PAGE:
It’s a shame that I broke a tooth but at least it gives me chance to take a close look at the goldfish in the tank in the dentist’s waiting room. I notice that each goldfish has a small, stiffish looking flap in front of each of its eyes, perhaps adding some protection or alternatively helping to stabilise the head as it moves through the water.
Since I discovered a pen that doesn’t bleed straight through the paper in my urban sketchbook I’ve been more tempted to draw in the odd vacant moment.
An ArtPen tin filled with a dozen Derwent Watercolour crayons replaces the watercolour box that I’d prefer to use, if the paper was up to it.
The colours were those included in a plastic pod (which didn’t stand up to being squeezed into my bag) so they’re not exactly the ones that I would have selected for the kind of subjects that I draw – there’s no grey for instance – but I feel that any attempt to indicate colour, however wide of the mark, records information that I couldn’t otherwise include and adds a bit of warmth to the starkness of pen and ink.
Some nature writing, Mark Cocker warns us, ‘like medicine, needs to be consumed in small doses’ but his Field Notes from a Small Planet slip down so easily that you’ll be tempted to OD.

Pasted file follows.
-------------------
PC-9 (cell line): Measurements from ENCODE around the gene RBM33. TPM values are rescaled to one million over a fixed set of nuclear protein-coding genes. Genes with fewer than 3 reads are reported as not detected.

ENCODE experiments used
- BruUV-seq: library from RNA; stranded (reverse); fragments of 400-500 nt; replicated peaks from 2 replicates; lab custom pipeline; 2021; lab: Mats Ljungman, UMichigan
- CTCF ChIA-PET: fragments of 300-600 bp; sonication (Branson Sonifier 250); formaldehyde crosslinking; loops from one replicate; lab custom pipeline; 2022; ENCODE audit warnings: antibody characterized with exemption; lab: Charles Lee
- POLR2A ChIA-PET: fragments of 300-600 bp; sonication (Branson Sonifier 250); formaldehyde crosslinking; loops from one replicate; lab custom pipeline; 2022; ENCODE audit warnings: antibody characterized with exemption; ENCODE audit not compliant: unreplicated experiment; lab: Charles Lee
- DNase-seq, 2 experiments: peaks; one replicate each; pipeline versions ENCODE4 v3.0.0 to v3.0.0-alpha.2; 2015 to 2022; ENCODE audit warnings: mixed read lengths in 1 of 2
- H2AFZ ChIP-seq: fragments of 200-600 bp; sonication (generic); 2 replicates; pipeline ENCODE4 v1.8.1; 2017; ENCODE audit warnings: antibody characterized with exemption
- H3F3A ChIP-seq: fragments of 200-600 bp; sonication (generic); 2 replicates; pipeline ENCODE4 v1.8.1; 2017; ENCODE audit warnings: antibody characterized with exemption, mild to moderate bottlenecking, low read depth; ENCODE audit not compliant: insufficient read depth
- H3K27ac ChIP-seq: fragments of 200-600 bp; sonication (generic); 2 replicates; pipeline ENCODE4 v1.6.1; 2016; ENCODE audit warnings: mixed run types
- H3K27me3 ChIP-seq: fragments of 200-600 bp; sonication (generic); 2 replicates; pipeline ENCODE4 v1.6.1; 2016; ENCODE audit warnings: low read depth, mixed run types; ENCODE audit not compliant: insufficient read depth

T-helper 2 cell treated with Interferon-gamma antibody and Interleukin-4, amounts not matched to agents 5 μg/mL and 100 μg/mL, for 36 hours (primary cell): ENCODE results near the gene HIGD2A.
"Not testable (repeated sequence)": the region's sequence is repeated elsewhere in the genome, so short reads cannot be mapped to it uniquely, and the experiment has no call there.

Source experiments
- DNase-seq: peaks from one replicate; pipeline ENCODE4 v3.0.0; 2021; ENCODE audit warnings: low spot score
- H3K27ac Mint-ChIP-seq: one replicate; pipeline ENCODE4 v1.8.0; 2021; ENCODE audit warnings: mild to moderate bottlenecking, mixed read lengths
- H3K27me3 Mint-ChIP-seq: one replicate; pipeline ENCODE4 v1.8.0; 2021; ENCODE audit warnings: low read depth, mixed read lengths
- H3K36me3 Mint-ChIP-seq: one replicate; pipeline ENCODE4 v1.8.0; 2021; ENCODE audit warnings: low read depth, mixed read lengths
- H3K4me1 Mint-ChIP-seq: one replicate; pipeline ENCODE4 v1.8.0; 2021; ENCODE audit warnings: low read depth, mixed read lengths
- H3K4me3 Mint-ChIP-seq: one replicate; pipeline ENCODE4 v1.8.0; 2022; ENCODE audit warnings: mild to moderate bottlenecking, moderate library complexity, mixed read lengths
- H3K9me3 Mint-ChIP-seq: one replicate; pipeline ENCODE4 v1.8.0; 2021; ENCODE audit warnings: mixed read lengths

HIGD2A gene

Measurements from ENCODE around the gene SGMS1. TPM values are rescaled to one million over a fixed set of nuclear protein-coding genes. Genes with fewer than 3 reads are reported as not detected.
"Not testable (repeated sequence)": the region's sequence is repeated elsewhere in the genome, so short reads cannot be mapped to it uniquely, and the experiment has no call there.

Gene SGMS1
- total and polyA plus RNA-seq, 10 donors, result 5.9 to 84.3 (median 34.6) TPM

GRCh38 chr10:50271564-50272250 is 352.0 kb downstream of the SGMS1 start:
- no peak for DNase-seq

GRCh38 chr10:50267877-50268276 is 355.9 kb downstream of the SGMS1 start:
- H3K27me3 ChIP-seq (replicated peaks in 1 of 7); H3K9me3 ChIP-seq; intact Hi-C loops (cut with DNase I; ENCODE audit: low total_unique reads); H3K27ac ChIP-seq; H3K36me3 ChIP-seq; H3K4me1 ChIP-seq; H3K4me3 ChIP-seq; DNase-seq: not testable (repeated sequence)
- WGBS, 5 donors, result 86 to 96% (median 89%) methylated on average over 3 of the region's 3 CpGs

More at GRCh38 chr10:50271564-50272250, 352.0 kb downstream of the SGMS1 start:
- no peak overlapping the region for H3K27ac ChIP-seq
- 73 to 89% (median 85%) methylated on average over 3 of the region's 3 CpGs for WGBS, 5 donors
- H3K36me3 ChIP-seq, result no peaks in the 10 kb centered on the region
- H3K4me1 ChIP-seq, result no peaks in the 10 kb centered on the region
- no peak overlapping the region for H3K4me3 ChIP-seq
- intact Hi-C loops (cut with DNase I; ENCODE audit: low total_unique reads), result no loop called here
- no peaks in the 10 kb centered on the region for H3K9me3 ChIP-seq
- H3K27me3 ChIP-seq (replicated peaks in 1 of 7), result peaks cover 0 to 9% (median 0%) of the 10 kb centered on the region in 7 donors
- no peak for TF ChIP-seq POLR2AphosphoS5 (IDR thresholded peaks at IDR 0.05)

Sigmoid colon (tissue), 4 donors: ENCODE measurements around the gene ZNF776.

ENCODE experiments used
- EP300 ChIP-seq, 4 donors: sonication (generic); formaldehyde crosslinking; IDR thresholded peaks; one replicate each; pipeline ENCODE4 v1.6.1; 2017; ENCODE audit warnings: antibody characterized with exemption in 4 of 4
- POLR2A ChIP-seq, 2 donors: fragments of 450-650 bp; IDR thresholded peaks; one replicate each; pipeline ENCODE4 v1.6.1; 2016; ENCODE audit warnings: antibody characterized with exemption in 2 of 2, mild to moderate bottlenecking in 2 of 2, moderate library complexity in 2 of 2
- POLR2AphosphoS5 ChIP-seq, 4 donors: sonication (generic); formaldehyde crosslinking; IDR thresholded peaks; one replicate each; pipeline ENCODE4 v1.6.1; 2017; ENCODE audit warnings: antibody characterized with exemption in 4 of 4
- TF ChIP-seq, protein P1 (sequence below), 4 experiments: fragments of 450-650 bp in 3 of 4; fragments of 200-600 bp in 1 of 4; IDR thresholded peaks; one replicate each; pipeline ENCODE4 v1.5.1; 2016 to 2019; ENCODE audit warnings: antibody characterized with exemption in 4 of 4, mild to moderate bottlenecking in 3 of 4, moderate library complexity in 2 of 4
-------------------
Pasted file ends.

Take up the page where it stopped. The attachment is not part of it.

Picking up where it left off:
His portrait of the wilder side of Claxton, a Norfolk village, like his favourite jazz improvisations, builds ‘steadily, patiently, minutely in rhythmic layers’, in encounters ‘where anything can happen and seldom does’.
He inevitably includes some of the rarities and the wildlife spectaculars that Norfolk is famous for but the appeal of this country diary is in meeting, as he reflects on a winter’s day, ‘so many of our living neighbours – the leafless trees, the dank grasses and flowerless plants, the expiring fungi and voiceless birds – [which] hardly ever acquire the foreground of our minds. Yet every single one of them is integral to that magical uplift in spirits, which is the great gift of a walk in wild space.’
Every parish should have a chronicler like Cocker and, if your parish hasn’t acquired one yet, this illuminating book might encourage you to set out on your own home patch, armed with notebook and pencil.
Claxton, Field Notes from a Small Planet by Mark Cocker, illustrated with woodcuts by Jonathan Gibbs, will be published in hardback later this year by Jonathan Cape.
Links; Mark Cocker, Jonathan Gibbs, Vintage Books, the trade department of Jonathan Cape